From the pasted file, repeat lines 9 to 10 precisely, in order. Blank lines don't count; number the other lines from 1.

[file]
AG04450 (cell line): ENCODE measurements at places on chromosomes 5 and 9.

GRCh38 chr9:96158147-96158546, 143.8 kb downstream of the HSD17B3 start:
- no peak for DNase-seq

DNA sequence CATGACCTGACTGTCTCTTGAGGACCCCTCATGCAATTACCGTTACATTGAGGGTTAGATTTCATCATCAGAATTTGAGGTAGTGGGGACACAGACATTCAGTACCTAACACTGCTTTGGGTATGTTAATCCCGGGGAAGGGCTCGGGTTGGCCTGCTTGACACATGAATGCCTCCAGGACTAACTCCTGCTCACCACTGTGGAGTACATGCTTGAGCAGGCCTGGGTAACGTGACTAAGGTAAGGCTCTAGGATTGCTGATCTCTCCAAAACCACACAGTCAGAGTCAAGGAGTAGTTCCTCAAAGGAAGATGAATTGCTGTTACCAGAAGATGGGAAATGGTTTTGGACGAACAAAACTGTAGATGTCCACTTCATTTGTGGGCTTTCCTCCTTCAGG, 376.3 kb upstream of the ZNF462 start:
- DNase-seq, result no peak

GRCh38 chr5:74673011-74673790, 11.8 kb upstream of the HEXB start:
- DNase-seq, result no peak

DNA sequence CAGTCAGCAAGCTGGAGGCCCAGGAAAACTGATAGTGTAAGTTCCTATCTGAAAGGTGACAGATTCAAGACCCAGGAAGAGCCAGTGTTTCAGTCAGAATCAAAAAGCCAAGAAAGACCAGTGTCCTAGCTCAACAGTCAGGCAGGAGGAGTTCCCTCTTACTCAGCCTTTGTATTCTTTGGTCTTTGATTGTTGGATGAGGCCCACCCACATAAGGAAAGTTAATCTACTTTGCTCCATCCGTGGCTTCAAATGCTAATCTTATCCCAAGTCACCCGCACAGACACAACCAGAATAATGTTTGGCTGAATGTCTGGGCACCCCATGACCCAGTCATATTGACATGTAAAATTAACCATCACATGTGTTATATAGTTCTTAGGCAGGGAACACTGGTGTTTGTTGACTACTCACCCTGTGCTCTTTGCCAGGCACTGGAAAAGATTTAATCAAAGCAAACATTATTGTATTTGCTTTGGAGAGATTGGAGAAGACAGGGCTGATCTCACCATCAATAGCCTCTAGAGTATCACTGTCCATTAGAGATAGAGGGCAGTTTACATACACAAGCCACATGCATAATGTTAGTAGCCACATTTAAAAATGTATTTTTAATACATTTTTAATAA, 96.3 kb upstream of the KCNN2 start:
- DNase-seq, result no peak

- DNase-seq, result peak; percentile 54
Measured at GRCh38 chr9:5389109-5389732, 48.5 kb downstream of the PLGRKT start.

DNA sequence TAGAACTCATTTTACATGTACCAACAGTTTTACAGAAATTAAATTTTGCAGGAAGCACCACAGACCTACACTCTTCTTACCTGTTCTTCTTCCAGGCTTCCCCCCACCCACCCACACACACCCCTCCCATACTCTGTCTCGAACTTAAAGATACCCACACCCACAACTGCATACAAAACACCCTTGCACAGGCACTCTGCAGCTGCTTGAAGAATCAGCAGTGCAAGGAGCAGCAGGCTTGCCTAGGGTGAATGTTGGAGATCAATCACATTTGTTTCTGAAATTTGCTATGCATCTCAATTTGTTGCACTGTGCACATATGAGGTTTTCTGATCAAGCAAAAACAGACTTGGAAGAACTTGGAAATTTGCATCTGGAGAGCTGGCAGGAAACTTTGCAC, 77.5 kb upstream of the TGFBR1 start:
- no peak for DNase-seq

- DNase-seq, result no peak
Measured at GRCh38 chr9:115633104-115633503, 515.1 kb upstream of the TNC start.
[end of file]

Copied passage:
- DNase-seq, result no peak

- DNase-seq, result peak; percentile 54